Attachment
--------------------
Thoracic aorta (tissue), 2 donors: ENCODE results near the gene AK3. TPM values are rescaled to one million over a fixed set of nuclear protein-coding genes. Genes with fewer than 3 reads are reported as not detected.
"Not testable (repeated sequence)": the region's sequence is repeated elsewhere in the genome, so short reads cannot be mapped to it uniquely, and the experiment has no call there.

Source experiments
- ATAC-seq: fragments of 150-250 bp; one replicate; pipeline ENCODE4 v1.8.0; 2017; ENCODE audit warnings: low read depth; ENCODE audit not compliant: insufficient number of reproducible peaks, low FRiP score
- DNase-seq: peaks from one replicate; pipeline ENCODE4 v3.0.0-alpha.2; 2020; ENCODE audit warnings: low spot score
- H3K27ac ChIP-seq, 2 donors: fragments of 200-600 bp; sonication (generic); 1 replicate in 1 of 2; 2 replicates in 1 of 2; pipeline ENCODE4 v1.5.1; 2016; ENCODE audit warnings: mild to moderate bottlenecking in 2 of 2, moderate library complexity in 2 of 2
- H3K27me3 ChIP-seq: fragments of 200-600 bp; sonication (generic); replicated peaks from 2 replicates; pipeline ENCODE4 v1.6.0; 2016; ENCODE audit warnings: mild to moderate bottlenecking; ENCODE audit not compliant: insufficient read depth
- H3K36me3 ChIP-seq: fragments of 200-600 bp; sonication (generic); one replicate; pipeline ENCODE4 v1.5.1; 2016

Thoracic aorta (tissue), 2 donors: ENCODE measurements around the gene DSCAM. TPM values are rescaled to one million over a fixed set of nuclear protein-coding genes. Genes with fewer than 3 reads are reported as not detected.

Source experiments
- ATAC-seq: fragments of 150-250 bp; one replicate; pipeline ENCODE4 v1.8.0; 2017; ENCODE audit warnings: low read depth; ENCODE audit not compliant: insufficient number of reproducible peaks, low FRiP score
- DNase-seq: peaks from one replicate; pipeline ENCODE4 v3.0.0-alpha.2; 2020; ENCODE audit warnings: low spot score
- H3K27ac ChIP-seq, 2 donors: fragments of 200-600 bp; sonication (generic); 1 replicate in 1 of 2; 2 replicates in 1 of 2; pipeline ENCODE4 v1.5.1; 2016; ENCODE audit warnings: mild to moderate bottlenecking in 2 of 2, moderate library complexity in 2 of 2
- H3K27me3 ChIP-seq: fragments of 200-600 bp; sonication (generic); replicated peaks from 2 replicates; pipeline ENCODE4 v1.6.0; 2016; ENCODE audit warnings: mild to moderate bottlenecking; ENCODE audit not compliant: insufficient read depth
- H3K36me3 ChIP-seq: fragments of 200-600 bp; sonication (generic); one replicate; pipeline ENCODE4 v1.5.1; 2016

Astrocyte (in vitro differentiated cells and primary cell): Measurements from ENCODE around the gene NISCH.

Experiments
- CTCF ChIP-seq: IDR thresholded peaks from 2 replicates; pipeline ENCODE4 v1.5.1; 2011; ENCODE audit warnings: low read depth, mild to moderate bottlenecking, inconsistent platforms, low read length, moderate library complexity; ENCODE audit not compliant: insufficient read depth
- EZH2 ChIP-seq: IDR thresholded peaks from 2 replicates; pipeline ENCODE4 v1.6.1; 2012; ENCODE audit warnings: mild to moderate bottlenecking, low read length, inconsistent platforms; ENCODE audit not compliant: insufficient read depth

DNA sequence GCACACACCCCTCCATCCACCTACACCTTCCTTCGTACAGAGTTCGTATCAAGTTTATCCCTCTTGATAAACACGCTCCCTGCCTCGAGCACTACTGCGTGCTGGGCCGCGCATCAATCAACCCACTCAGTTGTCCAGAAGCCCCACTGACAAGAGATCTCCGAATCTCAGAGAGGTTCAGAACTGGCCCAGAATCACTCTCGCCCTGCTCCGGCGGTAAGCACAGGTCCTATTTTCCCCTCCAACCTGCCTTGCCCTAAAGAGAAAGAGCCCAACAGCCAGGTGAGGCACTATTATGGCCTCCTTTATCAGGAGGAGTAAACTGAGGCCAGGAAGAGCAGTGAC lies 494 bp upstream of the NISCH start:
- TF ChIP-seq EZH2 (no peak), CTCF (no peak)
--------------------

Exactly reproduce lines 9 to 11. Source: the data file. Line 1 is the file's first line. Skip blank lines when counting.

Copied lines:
Thoracic aorta (tissue), 2 donors: ENCODE measurements around the gene DSCAM. TPM values are rescaled to one million over a fixed set of nuclear protein-coding genes. Genes with fewer than 3 reads are reported as not detected.

Source experiments
- ATAC-seq: fragments of 150-250 bp; one replicate; pipeline ENCODE4 v1.8.0; 2017; ENCODE audit warnings: low read depth; ENCODE audit not compliant: insufficient number of reproducible peaks, low FRiP score